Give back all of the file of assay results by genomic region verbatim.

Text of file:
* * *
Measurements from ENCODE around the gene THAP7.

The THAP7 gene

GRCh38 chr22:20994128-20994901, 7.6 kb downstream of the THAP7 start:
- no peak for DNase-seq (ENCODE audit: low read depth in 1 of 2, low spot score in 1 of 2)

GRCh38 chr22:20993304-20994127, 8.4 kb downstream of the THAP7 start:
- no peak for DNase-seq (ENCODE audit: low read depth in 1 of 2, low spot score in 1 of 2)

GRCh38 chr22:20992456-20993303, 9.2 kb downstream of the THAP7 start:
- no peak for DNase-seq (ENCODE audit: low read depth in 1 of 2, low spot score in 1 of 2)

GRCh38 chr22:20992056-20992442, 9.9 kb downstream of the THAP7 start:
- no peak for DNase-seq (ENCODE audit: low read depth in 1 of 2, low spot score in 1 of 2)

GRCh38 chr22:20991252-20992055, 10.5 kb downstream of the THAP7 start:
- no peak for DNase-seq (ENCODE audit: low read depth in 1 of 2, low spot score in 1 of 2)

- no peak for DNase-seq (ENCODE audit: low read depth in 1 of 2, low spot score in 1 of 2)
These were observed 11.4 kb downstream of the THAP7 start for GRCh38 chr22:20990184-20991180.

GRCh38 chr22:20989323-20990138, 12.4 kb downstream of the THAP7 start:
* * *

Measurements from ENCODE around the gene THAP7.

The THAP7 gene

GRCh38 chr22:20994128-20994901, 7.6 kb downstream of the THAP7 start:
- no peak for DNase-seq (ENCODE audit: low read depth in 1 of 2, low spot score in 1 of 2)

GRCh38 chr22:20993304-20994127, 8.4 kb downstream of the THAP7 start:
- no peak for DNase-seq (ENCODE audit: low read depth in 1 of 2, low spot score in 1 of 2)

GRCh38 chr22:20992456-20993303, 9.2 kb downstream of the THAP7 start:
- no peak for DNase-seq (ENCODE audit: low read depth in 1 of 2, low spot score in 1 of 2)

GRCh38 chr22:20992056-20992442, 9.9 kb downstream of the THAP7 start:
- no peak for DNase-seq (ENCODE audit: low read depth in 1 of 2, low spot score in 1 of 2)

GRCh38 chr22:20991252-20992055, 10.5 kb downstream of the THAP7 start:
- no peak for DNase-seq (ENCODE audit: low read depth in 1 of 2, low spot score in 1 of 2)

- no peak for DNase-seq (ENCODE audit: low read depth in 1 of 2, low spot score in 1 of 2)
These were observed 11.4 kb downstream of the THAP7 start for GRCh38 chr22:20990184-20991180.

GRCh38 chr22:20989323-20990138, 12.4 kb downstream of the THAP7 start: